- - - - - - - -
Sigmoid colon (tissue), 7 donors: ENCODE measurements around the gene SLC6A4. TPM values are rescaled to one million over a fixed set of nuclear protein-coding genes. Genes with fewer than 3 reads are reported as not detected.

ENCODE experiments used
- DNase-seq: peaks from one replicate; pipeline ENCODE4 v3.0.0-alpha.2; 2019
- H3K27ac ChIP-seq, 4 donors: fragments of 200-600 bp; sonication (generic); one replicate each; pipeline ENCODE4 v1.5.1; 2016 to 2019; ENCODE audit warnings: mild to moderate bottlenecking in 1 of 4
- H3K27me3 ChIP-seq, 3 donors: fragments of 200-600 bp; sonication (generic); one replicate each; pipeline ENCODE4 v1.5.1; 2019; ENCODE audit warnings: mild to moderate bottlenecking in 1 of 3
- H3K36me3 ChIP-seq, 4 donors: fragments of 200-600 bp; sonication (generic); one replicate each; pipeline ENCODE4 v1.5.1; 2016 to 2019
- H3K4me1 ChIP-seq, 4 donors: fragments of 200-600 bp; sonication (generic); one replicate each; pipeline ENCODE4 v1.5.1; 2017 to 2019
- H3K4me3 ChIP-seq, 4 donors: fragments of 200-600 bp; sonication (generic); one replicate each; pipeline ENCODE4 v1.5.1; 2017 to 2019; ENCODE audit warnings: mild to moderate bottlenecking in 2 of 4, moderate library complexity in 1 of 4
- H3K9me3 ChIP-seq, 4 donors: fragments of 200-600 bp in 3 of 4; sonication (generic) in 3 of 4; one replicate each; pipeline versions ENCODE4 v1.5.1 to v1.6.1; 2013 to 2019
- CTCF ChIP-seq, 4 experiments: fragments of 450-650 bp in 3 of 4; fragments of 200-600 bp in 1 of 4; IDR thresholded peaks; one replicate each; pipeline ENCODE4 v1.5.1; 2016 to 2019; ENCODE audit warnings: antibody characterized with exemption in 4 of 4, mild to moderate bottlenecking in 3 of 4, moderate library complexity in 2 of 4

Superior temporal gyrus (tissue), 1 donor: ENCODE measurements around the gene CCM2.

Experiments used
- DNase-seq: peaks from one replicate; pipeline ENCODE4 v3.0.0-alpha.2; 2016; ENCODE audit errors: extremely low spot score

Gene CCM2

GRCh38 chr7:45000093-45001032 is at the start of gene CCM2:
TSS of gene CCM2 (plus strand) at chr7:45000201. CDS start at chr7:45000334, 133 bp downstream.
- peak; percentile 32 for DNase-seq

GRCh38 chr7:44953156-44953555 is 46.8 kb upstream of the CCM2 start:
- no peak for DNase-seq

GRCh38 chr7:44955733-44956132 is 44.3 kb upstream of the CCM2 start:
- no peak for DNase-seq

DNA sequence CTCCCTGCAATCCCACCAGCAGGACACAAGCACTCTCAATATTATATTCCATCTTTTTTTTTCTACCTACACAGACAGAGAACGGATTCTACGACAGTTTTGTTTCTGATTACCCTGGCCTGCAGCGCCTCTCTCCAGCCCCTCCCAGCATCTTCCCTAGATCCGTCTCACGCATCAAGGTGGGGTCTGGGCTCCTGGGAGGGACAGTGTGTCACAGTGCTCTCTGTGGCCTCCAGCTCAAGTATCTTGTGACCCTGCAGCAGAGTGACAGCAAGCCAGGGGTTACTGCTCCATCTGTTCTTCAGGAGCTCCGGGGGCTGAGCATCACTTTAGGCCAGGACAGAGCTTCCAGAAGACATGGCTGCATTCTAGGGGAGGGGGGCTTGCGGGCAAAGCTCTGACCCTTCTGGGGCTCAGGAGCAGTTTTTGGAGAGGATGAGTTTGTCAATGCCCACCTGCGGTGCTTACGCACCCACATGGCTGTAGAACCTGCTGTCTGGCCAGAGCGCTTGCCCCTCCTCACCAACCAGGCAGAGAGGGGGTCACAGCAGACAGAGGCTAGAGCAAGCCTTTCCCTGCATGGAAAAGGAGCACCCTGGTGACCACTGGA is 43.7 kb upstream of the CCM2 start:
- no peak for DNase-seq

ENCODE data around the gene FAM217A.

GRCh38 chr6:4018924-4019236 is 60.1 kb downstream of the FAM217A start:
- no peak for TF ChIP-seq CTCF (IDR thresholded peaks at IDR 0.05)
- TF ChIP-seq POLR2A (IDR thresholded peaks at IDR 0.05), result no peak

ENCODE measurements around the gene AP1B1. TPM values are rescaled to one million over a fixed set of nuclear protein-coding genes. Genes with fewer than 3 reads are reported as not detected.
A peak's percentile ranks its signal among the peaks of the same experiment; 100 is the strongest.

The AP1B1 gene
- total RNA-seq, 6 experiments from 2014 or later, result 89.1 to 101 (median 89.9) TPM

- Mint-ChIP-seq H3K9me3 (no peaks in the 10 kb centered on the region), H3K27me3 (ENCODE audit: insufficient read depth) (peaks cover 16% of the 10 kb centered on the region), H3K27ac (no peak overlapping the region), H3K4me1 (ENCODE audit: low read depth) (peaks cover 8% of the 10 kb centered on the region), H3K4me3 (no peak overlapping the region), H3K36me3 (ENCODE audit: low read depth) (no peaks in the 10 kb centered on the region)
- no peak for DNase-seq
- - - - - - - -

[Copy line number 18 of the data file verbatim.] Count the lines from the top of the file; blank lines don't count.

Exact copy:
GRCh38 chr7:44953156-44953555 is 46.8 kb upstream of the CCM2 start: